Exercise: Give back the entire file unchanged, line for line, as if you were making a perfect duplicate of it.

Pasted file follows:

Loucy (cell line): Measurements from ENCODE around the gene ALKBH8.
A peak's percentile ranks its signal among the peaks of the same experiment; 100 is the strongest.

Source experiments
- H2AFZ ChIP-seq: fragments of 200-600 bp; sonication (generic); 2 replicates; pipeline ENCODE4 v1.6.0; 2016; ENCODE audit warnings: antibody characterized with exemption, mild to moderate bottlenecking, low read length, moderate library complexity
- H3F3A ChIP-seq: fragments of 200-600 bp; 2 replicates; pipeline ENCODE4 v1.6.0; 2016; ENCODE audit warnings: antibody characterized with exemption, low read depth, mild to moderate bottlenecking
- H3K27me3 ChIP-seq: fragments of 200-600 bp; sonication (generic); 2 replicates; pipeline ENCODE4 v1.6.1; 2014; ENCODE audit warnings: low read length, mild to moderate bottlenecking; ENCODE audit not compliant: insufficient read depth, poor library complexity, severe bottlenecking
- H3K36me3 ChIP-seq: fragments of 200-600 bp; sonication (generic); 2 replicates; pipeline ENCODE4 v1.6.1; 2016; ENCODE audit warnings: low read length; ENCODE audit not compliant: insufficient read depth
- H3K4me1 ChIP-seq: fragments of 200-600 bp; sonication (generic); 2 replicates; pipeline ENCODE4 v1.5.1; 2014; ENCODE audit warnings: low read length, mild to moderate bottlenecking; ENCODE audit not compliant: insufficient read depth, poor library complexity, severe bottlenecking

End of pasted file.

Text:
Loucy (cell line): Measurements from ENCODE around the gene ALKBH8.
A peak's percentile ranks its signal among the peaks of the same experiment; 100 is the strongest.

Source experiments
- H2AFZ ChIP-seq: fragments of 200-600 bp; sonication (generic); 2 replicates; pipeline ENCODE4 v1.6.0; 2016; ENCODE audit warnings: antibody characterized with exemption, mild to moderate bottlenecking, low read length, moderate library complexity
- H3F3A ChIP-seq: fragments of 200-600 bp; 2 replicates; pipeline ENCODE4 v1.6.0; 2016; ENCODE audit warnings: antibody characterized with exemption, low read depth, mild to moderate bottlenecking
- H3K27me3 ChIP-seq: fragments of 200-600 bp; sonication (generic); 2 replicates; pipeline ENCODE4 v1.6.1; 2014; ENCODE audit warnings: low read length, mild to moderate bottlenecking; ENCODE audit not compliant: insufficient read depth, poor library complexity, severe bottlenecking
- H3K36me3 ChIP-seq: fragments of 200-600 bp; sonication (generic); 2 replicates; pipeline ENCODE4 v1.6.1; 2016; ENCODE audit warnings: low read length; ENCODE audit not compliant: insufficient read depth
- H3K4me1 ChIP-seq: fragments of 200-600 bp; sonication (generic); 2 replicates; pipeline ENCODE4 v1.5.1; 2014; ENCODE audit warnings: low read length, mild to moderate bottlenecking; ENCODE audit not compliant: insufficient read depth, poor library complexity, severe bottlenecking